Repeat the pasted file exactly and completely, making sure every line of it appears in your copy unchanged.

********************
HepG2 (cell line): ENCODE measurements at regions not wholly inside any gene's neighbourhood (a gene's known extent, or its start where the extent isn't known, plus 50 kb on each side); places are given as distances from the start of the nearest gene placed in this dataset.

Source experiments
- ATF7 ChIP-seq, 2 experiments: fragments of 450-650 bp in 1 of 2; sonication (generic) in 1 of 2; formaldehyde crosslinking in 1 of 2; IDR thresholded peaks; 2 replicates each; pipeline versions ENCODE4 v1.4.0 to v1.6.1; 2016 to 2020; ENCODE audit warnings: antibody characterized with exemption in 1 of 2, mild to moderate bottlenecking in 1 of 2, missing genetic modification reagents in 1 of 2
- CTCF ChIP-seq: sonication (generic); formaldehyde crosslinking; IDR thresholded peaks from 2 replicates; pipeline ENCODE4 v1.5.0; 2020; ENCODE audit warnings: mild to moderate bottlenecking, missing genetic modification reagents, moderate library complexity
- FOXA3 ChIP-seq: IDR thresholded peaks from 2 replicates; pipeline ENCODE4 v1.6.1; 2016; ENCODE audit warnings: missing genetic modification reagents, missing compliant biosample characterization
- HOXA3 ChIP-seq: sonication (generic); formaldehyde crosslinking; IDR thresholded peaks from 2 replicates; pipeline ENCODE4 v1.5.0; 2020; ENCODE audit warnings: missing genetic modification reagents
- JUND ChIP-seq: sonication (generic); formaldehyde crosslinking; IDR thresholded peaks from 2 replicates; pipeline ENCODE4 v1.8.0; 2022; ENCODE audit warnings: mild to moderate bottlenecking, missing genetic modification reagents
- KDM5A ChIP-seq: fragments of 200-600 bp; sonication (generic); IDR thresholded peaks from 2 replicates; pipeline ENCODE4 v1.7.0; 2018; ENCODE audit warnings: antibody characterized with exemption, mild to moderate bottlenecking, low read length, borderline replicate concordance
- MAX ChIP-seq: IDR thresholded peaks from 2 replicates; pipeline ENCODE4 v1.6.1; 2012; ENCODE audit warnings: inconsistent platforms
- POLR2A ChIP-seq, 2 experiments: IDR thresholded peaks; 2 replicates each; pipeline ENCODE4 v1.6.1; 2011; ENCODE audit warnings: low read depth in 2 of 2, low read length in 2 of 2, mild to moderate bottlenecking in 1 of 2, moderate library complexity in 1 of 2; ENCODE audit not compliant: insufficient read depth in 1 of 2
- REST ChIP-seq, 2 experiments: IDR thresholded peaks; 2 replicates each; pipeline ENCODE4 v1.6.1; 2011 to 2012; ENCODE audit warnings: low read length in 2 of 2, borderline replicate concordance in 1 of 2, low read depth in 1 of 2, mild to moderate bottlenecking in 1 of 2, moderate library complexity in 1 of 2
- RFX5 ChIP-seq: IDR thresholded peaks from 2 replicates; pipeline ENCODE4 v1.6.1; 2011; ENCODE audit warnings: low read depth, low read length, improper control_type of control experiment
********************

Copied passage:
HepG2 (cell line): ENCODE measurements at regions not wholly inside any gene's neighbourhood (a gene's known extent, or its start where the extent isn't known, plus 50 kb on each side); places are given as distances from the start of the nearest gene placed in this dataset.

Source experiments
- ATF7 ChIP-seq, 2 experiments: fragments of 450-650 bp in 1 of 2; sonication (generic) in 1 of 2; formaldehyde crosslinking in 1 of 2; IDR thresholded peaks; 2 replicates each; pipeline versions ENCODE4 v1.4.0 to v1.6.1; 2016 to 2020; ENCODE audit warnings: antibody characterized with exemption in 1 of 2, mild to moderate bottlenecking in 1 of 2, missing genetic modification reagents in 1 of 2
- CTCF ChIP-seq: sonication (generic); formaldehyde crosslinking; IDR thresholded peaks from 2 replicates; pipeline ENCODE4 v1.5.0; 2020; ENCODE audit warnings: mild to moderate bottlenecking, missing genetic modification reagents, moderate library complexity
- FOXA3 ChIP-seq: IDR thresholded peaks from 2 replicates; pipeline ENCODE4 v1.6.1; 2016; ENCODE audit warnings: missing genetic modification reagents, missing compliant biosample characterization
- HOXA3 ChIP-seq: sonication (generic); formaldehyde crosslinking; IDR thresholded peaks from 2 replicates; pipeline ENCODE4 v1.5.0; 2020; ENCODE audit warnings: missing genetic modification reagents
- JUND ChIP-seq: sonication (generic); formaldehyde crosslinking; IDR thresholded peaks from 2 replicates; pipeline ENCODE4 v1.8.0; 2022; ENCODE audit warnings: mild to moderate bottlenecking, missing genetic modification reagents
- KDM5A ChIP-seq: fragments of 200-600 bp; sonication (generic); IDR thresholded peaks from 2 replicates; pipeline ENCODE4 v1.7.0; 2018; ENCODE audit warnings: antibody characterized with exemption, mild to moderate bottlenecking, low read length, borderline replicate concordance
- MAX ChIP-seq: IDR thresholded peaks from 2 replicates; pipeline ENCODE4 v1.6.1; 2012; ENCODE audit warnings: inconsistent platforms
- POLR2A ChIP-seq, 2 experiments: IDR thresholded peaks; 2 replicates each; pipeline ENCODE4 v1.6.1; 2011; ENCODE audit warnings: low read depth in 2 of 2, low read length in 2 of 2, mild to moderate bottlenecking in 1 of 2, moderate library complexity in 1 of 2; ENCODE audit not compliant: insufficient read depth in 1 of 2
- REST ChIP-seq, 2 experiments: IDR thresholded peaks; 2 replicates each; pipeline ENCODE4 v1.6.1; 2011 to 2012; ENCODE audit warnings: low read length in 2 of 2, borderline replicate concordance in 1 of 2, low read depth in 1 of 2, mild to moderate bottlenecking in 1 of 2, moderate library complexity in 1 of 2
- RFX5 ChIP-seq: IDR thresholded peaks from 2 replicates; pipeline ENCODE4 v1.6.1; 2011; ENCODE audit warnings: low read depth, low read length, improper control_type of control experiment